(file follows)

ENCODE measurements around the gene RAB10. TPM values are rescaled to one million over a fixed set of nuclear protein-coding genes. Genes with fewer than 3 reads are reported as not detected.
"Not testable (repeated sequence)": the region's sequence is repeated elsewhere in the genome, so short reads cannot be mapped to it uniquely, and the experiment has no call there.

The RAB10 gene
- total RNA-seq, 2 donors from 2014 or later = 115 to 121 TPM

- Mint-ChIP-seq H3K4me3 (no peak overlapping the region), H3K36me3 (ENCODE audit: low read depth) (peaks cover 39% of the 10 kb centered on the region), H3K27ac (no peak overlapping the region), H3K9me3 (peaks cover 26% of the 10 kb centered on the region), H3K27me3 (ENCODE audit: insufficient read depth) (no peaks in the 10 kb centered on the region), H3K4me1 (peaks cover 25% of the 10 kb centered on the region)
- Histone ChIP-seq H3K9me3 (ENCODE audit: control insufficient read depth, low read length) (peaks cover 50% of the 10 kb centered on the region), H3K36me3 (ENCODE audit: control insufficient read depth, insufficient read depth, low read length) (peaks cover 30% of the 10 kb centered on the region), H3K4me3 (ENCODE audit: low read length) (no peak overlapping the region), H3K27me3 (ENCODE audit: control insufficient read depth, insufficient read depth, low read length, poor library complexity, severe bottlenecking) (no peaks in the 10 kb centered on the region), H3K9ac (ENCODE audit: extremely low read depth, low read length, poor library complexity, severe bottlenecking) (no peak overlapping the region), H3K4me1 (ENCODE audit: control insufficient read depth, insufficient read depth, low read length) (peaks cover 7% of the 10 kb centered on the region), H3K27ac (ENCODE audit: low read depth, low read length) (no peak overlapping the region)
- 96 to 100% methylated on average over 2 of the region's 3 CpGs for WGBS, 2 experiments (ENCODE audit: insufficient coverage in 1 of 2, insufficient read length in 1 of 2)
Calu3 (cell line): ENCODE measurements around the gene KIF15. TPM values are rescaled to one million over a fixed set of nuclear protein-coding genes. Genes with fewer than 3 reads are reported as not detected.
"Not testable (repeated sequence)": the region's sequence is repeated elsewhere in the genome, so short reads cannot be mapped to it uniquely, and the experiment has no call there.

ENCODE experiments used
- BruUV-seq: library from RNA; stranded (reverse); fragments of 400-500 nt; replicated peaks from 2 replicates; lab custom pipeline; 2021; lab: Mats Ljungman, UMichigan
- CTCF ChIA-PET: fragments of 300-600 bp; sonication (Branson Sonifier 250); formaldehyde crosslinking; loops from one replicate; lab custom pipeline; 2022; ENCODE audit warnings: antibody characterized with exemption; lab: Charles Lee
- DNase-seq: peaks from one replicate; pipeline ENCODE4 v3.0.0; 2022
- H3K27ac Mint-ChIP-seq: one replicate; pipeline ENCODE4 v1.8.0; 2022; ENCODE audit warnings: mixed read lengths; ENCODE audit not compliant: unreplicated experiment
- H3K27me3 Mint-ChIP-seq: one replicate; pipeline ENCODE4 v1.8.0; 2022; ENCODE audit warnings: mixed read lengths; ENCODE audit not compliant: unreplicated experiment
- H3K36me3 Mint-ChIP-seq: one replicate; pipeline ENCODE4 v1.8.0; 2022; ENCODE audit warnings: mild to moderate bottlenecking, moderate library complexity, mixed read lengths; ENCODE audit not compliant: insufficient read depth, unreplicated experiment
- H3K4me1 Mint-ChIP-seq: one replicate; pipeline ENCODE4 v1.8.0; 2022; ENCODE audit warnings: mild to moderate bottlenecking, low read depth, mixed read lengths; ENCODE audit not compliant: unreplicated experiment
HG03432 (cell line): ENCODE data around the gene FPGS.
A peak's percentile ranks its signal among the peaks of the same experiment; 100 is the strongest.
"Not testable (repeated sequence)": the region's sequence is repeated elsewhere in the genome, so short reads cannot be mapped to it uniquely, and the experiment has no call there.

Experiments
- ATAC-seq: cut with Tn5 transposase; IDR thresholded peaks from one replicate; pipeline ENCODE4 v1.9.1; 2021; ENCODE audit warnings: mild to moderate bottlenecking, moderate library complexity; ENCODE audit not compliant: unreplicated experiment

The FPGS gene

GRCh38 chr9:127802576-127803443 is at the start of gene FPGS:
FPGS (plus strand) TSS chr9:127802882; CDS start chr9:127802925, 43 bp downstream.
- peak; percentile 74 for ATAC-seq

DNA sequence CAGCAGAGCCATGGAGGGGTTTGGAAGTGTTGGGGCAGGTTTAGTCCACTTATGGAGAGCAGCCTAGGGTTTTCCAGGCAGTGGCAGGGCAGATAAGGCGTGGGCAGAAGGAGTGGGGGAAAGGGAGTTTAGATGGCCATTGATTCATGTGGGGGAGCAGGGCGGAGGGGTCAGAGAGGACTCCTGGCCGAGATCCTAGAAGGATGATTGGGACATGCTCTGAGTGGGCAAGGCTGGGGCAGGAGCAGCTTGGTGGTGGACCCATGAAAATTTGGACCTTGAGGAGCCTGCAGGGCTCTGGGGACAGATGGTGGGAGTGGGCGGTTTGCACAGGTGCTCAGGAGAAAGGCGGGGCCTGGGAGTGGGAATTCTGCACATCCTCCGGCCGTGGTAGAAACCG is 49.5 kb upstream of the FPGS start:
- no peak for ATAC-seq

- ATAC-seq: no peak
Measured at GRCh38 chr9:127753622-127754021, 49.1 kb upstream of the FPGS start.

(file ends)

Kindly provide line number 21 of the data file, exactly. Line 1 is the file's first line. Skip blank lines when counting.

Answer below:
Experiments